Happy hour: positive news on April 11th

Apr 11, 2020

3 mins

Happy hour: positive news on April 11th
Sadia Rao

English editor at Welcome To The Jungle

You woke up to seven unread messages—“I hope you’re okay. How is the lockdown treating you?”— and four breaking news blasts on the Corona crisis. After spending the first hours of your day getting informed on how the global pandemic is turning the world upside-down, it’s now time to get working.

Finally, it’s 6 PM and the day has come to an end. You’re settling into your comfy couch with a chilled pint. You might be done with your official working hours but there’s a new task on your to-do list: keeping up with corona, season 2. After strategically maneuvering yourself out of Covid-19 related conversations during the day in the name of “work,” you now have no excuse.

There might be a better way to stay updated though, without the ominous soundtrack of doomsday—Beethoven’s Symphony No. 5—looming over your head. Keep the happy in happy hour with these positive news stories, from and about workers responding to Covid-19. And remember, Symphony No. 5 ends on a victorious note.

1. UK government provides financial support to employees and freelancers

Last month, the UK government announced an employee job retention scheme but the new measures to help workers left out self-employed professionals. The government responded to this criticism, just a few days later, with a special scheme for freelancers. This £10 billion Covid-19 package—Self-Employment Income Support Scheme—aims specifically to help self-employed workers, who make up about 15% of the British workforce. Wondering if you’re eligible for this scheme? Find out here.

2. NHS establishes a free mental health hotline for health workers

Volunteers from different UK charities have come together to start a free mental health hotline for NHS health workers on the frontline of the fight against Covid-19. NHS workers not only have to deal with Covid-19 patients and thereby severely increasing their chances of contracting the virus, but also with a burdensome emotional toll that comes with fighting a global health crisis. In this interview with The Guardian, intensive care unit worker Laura McClelland speaks about the emotional trauma of announcing deaths to family members on the phone.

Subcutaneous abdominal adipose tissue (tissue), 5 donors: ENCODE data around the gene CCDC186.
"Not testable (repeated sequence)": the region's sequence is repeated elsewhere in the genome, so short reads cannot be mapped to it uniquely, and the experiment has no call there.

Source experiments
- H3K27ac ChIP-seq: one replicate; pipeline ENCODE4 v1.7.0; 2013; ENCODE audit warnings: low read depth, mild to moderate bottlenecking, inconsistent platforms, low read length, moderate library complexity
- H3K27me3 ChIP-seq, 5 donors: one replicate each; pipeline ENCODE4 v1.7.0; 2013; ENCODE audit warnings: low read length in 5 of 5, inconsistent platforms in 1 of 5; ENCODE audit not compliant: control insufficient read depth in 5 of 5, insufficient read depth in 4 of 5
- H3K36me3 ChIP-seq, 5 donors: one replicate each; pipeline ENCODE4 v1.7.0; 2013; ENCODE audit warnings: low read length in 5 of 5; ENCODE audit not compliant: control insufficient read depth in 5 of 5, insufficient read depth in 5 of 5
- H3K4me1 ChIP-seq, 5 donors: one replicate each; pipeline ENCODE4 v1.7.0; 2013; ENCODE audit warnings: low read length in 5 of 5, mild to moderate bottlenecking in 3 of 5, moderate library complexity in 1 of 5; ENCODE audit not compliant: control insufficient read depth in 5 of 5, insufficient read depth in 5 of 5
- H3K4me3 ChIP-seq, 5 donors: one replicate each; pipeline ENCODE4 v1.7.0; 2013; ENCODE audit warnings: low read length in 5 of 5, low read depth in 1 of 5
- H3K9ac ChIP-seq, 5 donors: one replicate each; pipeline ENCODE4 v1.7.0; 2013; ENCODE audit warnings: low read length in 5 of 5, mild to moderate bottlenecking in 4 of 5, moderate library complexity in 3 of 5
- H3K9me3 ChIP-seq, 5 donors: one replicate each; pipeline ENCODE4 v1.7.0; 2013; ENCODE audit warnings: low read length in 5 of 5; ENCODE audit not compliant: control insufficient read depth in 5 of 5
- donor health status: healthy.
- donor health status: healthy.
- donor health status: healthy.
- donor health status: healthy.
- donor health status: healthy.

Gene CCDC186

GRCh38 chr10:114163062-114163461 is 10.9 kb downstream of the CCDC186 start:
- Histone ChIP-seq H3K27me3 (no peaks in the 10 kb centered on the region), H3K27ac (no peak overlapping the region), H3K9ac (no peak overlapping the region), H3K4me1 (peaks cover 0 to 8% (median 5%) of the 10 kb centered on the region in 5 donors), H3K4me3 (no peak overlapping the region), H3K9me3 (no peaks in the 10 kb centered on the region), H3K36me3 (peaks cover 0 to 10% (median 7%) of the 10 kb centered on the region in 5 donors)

3. Netflix creates a relief fund for creatives who are now out of work

Netflix established a $100m fund to help workers in the video entertainment industry that have lost their jobs and contracts due to the Covid-19 lockdowns. “Almost all television and film production has now ceased globally – leaving hundreds of thousands of crew and cast without jobs. These include electricians, carpenters and drivers, many of whom are paid hourly wages and work on a project-to-project basis. This community has supported Netflix through the good times, and we want to help them through these hard times, especially while governments are still figuring out what economic support they will provide,”said Netflix chief content officer, Ted Sarandos to The Guardian.

4. UK Fintech comes together to help freelancers claim lost income

When Simon Taylor of 11:FS took to Twitter to help UK’s self-employed workers through this current crisis, the UK Fintech community came together quickly—in 48 hours to be precise—to create Covid Credit. What exactly is Covid Credit? It’s a tool that allows self-employed professionals to simply certify the amount of income they have lost due to Covid-19 and prove their income from the past 12 months. It is yet to be government-approved but the tool could be a gamechanger for the self-employed.

And our local heroes continue to go above and beyond to bring comfort to those around them in new and unique ways:

  • Doctors have started pinning photos of them smiling to their protective uniforms. Why? With face masks on, they are unable to connect with their patients and maintain some humane sensitivity during this tough time. Remember, one smile can go a long way.
  • Clowns without borders UK is taking their funny business online! The organisation usually works with children in refugee camps but is now streaming live so kids in the UK can have a dose of laughter in their living rooms.

Photo: WTTJ

Follow Welcome to the Jungle on Facebook and subscribe to our newsletter to receive our best articles.

Topics discussed